Latitude / Longitude:
37°6′44″N 97°9′3″W / 37.11222°N 97.15083°W / 37.11222
1,112 ft (339 m)
Central (CST) (UTC-6)
Geuda Springs is a city in Cowley and Sumner counties in the U.S. state of Kansas.
On the line between Cowley and Sumner counties is a remarkable group of salt springs that put out 100 to 450 gallons each per hour and have been known since the earliest settlement of that section. These springs are on a branch of the St. Louis & San Francisco railroad, a little to the north of the town of Geuda Springs and about 7 miles (11 km) from Arkansas City. The waters from these springs infiltrate the waters of the nearby creeks. A lake formed by the creek near these springs has been greatly enlarged by damming the creek and now covers about 50 acres (200,000 m2), making it the largest body of salt water in the state. Geuda is said to be an Indian word, Ge-u-da, meaning healing springs, and the place must have been a well known stopping place with the Indians. Many improvements were made at the springs during the latter 1880’s, including a bath-house and hotel, lake improvements, and new automobile access. Much of the water has been bottled and shipped to points in Kansas and adjoining states. About 1890, a dam with a flume outlet was built across the salt marsh just north of the springs, which filled the marsh with water and created a lake large enough for recreational boating.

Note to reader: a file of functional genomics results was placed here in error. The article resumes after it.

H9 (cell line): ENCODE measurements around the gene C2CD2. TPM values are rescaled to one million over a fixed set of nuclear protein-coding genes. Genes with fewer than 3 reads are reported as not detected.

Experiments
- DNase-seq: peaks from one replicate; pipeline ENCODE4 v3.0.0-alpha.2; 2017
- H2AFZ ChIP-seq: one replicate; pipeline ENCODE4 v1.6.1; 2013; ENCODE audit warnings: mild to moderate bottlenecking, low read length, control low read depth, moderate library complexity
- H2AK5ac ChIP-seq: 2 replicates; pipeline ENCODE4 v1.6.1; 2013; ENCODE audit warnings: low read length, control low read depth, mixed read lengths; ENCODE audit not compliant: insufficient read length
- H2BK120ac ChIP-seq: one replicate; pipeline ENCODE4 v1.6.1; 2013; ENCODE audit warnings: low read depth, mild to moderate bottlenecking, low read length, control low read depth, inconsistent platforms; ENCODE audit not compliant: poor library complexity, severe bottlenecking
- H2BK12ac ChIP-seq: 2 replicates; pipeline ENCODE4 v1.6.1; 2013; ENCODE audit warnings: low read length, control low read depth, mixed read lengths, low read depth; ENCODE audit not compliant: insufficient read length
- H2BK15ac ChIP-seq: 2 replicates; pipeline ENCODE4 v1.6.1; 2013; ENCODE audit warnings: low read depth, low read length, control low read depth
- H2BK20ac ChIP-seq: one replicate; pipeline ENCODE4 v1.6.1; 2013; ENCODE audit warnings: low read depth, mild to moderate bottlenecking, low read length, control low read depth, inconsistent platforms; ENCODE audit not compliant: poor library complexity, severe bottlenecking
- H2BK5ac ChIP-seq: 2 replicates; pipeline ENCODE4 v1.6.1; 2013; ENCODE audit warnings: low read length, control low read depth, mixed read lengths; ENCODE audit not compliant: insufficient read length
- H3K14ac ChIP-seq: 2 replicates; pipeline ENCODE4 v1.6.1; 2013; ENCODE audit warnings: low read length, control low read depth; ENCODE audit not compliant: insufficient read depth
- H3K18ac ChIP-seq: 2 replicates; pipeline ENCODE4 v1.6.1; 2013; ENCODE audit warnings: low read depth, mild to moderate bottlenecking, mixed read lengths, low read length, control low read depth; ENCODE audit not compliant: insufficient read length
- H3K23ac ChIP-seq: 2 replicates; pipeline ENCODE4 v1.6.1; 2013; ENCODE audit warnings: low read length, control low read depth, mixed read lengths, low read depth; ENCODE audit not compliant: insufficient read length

As of the 2010 census, the city population was 185.
Later in the 1900s, the of Geuda Springs slowly declined. During the 1950s, Geuda Springs had a bar which featured slot machines, dancing and music. A volunteer fire department exists to protect the town and the surrounding but primary fire protection is provided by Arkansas City. In the 1990s, a new community center was built for the residents. It is surrounded by homes over 80 years of age and an old church building. Geuda Springs has a cemetery to the northwest of town with tombstones dating to the 1870s. One notable gunfighter Luke Short, died in Geuda Springs in 1893 of congestive heart failure.